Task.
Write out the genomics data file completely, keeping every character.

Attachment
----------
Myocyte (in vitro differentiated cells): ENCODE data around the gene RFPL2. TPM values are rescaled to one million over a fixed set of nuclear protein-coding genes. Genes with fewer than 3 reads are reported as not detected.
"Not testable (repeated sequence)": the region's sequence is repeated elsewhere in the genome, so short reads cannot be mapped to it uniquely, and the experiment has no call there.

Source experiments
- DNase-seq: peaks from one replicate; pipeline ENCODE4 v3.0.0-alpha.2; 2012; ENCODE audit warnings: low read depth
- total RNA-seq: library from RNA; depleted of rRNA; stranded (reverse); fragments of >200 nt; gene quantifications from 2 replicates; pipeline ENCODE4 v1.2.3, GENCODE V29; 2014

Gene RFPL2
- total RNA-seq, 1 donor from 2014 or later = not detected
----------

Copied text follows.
Myocyte (in vitro differentiated cells): ENCODE data around the gene RFPL2. TPM values are rescaled to one million over a fixed set of nuclear protein-coding genes. Genes with fewer than 3 reads are reported as not detected.
"Not testable (repeated sequence)": the region's sequence is repeated elsewhere in the genome, so short reads cannot be mapped to it uniquely, and the experiment has no call there.

Source experiments
- DNase-seq: peaks from one replicate; pipeline ENCODE4 v3.0.0-alpha.2; 2012; ENCODE audit warnings: low read depth
- total RNA-seq: library from RNA; depleted of rRNA; stranded (reverse); fragments of >200 nt; gene quantifications from 2 replicates; pipeline ENCODE4 v1.2.3, GENCODE V29; 2014

Gene RFPL2
- total RNA-seq, 1 donor from 2014 or later = not detected